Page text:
Indian Country Today had an article yesterday about Santee Sioux doctor and educator on ethnohistory Dr. Charles Eastman, entitled Dr. Charles Eastman Offered Up Wisdom On Wellness. The story is based on his 1921 article, “What Can the Out of Doors Do For Our Children?”
We (but particularly barefooters) are beginning to realize how important exposure to the outdoors is to our well-being. Here’s just one article, Health Benefits of Being Outdoors, extolling the virtues of “Vitamin N” (for Nature).
But so often Native Americans were there long before the fads.
Many of us are aware what other Native Americans have said about the importance of bare feet. For instance, in “Land of the Spotted Eagle”, (1933) Luther Standing Bear said,
The Lakota was a true naturist — a lover of Nature. He loved the earth and all things of the earth. the attachment growing with age. The old people came literally to love the soil and they sat or reclined on the ground with a feeling of being close to a mothering power. It was good for the skin to touch the earth and the old people liked to remove their moccasins and walk with bare feet on the sacred ground. Their tipis were built upon the earth and their altars were made of earth.
Probably more famous is Chief Seattle’s speech of 1897:
Even the rocks that seem to lie dumb as they swelter in the sun along the silent seashore in solemn grandeur thrill with memories of past events connected with the fate of my people, and the very dust under your feet responds more lovingly to our footsteps than to yours, because it is the ashes of our ancestors, and our bare feet are conscious of the sympathetic touch, for the soil is rich with the life of our kindred.
So I got to wondering whether Charles Eastman also included bare feet in that article.
Of course he did.
We are getting away from the fresh air and the out-of-doors. We need to be normal, to be agile, not only in our muscles but in our mental forces, not only in our intellectuality but in our morality. The trouble with civilized morality is that it is canned and stiff, and it cracks everywhere when you move it. The point of it is, out-of-doors means God; out-of-doors means mystery, and that means God. Fresh air and sunshine are God’s own forces, coming out of His own laboratory.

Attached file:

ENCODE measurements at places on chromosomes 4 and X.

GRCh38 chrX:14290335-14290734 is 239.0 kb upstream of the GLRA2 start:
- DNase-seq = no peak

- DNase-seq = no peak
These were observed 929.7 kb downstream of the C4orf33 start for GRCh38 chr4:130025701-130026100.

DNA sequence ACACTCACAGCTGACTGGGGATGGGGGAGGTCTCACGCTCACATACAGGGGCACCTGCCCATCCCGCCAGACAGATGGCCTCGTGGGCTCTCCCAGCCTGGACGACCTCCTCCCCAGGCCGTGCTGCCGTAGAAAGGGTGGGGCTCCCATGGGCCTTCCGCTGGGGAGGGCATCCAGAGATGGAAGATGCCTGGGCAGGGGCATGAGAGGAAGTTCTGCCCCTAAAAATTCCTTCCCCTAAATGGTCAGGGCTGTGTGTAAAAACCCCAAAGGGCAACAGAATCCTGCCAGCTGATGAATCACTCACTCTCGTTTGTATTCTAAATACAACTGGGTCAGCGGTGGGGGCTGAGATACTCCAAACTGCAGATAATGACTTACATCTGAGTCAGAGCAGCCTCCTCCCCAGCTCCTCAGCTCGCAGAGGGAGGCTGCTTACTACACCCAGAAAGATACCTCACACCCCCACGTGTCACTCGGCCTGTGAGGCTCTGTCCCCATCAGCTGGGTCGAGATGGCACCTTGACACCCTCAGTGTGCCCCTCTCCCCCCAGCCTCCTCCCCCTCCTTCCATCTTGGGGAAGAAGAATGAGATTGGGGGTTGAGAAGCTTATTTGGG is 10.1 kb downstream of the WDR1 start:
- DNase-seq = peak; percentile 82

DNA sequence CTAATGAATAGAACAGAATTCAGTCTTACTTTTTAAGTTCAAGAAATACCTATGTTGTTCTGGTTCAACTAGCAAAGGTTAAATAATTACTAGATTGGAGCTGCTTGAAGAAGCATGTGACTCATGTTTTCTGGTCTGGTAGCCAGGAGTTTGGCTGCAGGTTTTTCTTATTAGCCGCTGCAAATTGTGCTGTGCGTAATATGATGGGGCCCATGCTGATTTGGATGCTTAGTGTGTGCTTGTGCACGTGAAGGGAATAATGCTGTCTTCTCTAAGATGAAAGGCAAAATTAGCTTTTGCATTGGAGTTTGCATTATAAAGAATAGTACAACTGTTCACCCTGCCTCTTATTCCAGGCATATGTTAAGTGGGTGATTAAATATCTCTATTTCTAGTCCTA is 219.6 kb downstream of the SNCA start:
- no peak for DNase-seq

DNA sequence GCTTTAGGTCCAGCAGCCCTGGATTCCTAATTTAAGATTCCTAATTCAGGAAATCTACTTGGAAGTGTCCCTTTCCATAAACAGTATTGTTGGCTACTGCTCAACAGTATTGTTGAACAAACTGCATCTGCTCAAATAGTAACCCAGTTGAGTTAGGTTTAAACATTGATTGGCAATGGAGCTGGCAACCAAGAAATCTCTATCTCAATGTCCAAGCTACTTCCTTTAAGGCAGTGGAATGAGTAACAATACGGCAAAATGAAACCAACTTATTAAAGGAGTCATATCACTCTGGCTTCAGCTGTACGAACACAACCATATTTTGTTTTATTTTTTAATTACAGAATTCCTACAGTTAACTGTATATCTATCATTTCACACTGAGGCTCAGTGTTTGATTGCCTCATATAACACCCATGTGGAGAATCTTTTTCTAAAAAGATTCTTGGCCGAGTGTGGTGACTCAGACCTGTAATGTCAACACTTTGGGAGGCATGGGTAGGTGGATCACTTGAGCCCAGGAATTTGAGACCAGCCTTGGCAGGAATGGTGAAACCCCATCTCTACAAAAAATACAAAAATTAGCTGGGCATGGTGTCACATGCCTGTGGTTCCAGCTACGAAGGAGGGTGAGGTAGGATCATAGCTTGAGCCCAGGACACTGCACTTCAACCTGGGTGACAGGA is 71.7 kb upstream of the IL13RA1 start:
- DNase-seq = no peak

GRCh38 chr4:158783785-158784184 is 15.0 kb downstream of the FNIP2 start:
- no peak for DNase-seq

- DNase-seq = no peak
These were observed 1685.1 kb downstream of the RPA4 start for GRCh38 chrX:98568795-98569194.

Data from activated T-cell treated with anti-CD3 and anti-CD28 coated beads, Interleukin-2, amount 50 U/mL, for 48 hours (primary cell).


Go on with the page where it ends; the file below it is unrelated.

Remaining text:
So, I think, most civilizations die of a nerve collapse, because they have shut the fresh air out, because out-of-doors is cut out, because they have tried to hover the little ones, to harness them up and pin them down, and they are prejudiced against nature and fresh air from the time they were born, and they have no freedom. That is what kills civilization—nervous collapse. You say to the child, “Look out! that plant or that bug will poison you”; and when that child gets off from the street, off from the pavement, he cannot see himself, and his head goes round, and he can’t get home when he gets into a little grove of trees ; and when he gets into the pure, fresh air,—oh, he is going to catch cold! The very thing on which we and all things live—you have prejudiced him against all that. You have prejudiced his soul against God.
But beyond all that, I will say to teachers that they cannot teach unless they have fresh air and sunshine—lots of it; out-of-doors—lots of it. You cannot point to the leaders of your civilization for two thousand years but what they are nature’s children, including Christ. They are out-of-door children—children brought up on the hillsides, not afraid to go barefoot, and to go around with dogs and cows; and the grown-up children to whom you can point with pride today, the men who carry the heaviest burdens, were that kind of children. They come from out-of-doors places, away up in mountainside hamlets.
These days, though, we seem to be moving away from all that, though there are the faint glimmerings in a slow recognition of “Vitamin N”.